Funding support from Mt. Cuba Center in Hockessin, Delaware was critical in the protection of both Strawbridge properties—both in 2009 and 2020. Dedicated funding was also provided by the Chester County Commissioners and the State of Pennsylvania.

Recognizing the tremendous significance of this land preservation effort, Chester County Commissioners Marian Moskowitz, Josh Maxwell and Michelle Kichline said: “We applaud the tireless efforts of The Conservation Fund on completing this complex transaction and thank the Strawbridge family and the many other partners involved on this remarkable conservation success. Open space preservation is a big part of the cultural character of Chester County and the benefits of this exciting accomplishment go beyond the important preservation of wildlife and plant species, and the addition of public recreation opportunities. As noted in Chester County’s ‘Return on Environment Report,’ protection of open space such as this increases property values, keeps us fit and healthy, and cuts down of the cost of environmental services by filtering our water, cleaning our air, reducing flooding, slowing stormwater and storing carbon.”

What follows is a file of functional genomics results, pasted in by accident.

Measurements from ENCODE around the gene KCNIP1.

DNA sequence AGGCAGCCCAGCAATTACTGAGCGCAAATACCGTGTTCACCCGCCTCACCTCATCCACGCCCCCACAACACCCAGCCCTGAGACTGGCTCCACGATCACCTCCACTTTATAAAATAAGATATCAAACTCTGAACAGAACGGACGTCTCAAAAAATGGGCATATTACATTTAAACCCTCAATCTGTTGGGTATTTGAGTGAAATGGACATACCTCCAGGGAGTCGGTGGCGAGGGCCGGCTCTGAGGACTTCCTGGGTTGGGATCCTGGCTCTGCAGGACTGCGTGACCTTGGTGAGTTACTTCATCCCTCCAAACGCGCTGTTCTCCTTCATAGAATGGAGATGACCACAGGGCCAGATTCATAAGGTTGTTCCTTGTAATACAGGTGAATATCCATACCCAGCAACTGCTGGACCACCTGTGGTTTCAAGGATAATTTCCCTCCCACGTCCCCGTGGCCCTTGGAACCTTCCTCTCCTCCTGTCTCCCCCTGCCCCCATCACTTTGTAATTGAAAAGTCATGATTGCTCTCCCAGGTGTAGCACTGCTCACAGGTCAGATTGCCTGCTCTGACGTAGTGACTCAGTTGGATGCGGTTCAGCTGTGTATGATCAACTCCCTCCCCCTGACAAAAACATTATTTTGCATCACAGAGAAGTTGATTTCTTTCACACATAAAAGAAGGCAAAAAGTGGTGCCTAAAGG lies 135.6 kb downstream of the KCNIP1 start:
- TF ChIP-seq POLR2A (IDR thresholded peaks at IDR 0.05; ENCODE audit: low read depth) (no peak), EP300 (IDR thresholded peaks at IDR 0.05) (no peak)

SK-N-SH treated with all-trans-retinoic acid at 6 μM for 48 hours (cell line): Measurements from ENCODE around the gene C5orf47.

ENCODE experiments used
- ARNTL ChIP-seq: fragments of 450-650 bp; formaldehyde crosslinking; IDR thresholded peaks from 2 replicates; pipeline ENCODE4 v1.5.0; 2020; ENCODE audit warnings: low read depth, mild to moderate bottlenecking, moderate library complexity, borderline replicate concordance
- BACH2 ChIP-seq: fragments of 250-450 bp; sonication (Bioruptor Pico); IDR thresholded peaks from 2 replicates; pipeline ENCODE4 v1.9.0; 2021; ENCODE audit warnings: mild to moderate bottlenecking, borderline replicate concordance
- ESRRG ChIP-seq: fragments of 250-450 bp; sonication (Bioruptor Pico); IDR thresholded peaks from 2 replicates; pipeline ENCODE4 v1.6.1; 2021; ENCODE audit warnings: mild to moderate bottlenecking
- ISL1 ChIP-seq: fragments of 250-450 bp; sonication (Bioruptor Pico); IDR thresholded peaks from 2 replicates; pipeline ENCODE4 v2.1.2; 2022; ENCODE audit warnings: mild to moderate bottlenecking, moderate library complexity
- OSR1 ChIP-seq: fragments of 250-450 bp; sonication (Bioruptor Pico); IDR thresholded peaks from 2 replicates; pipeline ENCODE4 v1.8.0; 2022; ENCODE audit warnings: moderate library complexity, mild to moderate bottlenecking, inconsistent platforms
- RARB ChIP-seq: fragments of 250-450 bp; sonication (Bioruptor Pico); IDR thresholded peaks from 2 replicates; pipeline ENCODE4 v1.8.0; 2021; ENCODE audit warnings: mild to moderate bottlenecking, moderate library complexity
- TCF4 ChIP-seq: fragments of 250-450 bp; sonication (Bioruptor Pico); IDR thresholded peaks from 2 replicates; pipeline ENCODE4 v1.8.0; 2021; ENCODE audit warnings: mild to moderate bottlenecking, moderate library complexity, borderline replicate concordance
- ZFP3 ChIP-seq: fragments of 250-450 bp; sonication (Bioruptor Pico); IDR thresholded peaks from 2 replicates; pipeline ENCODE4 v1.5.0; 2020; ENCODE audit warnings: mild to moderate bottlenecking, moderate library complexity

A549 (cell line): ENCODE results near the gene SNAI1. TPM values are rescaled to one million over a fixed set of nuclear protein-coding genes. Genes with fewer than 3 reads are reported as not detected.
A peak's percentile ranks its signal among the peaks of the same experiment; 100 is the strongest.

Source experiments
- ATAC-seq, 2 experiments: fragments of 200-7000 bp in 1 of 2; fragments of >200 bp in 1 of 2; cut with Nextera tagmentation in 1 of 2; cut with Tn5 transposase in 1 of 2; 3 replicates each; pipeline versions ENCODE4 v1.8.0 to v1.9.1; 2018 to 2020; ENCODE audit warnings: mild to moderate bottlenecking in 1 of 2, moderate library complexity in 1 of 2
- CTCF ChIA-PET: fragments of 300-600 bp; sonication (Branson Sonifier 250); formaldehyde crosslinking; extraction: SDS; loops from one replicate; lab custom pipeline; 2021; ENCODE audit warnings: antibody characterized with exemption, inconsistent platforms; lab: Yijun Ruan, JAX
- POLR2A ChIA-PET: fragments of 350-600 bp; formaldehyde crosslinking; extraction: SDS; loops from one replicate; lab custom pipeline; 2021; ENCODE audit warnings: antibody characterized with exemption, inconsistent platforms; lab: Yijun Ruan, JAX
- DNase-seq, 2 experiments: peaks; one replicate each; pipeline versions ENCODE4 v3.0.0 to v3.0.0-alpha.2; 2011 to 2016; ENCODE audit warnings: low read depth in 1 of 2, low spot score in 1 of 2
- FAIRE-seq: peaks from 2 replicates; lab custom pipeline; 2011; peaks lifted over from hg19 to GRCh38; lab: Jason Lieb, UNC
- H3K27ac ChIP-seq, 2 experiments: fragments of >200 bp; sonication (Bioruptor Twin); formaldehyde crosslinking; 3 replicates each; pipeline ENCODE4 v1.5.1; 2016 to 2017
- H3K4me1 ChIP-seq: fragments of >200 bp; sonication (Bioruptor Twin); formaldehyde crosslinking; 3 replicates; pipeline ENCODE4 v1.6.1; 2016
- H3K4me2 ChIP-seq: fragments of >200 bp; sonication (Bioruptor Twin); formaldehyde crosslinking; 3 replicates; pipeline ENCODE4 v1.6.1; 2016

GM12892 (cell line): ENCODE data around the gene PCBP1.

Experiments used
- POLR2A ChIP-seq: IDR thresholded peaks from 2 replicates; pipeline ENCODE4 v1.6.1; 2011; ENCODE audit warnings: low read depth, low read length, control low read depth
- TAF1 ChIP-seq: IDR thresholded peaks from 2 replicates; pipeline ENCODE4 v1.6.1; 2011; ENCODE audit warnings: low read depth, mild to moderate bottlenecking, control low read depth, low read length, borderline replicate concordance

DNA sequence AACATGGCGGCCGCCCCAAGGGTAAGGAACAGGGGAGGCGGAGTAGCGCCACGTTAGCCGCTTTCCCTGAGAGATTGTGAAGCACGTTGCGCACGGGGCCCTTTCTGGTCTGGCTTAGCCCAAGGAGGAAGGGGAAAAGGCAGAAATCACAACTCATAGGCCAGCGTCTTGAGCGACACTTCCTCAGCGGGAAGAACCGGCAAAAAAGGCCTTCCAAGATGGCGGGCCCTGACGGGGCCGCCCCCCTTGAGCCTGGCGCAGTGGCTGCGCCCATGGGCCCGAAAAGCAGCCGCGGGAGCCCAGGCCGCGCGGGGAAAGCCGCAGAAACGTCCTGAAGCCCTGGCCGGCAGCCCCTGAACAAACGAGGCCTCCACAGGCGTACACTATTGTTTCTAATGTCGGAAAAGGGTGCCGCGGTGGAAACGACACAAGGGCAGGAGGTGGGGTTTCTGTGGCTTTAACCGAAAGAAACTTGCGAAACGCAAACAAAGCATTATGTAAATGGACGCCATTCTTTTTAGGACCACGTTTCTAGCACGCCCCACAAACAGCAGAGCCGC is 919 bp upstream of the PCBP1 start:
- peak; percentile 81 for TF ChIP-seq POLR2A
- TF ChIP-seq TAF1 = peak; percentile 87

About The Conservation Fund
At The Conservation Fund, we make conservation work for America. By creating solutions that make environmental and economic sense, we are redefining conservation to demonstrate its essential role in our future prosperity. Top-ranked for efficiency and effectiveness, we have worked in all 50 states since 1985 to protect more than eight million acres of land, including more than 144,000 acres of beloved natural lands across Pennsylvania at Gettysburg National Battlefield, Flight 93 National Memorial, Delaware River National Recreation Area, Michaux State Forest and across the Pennsylvania Wilds region.

About Mt. Cuba Center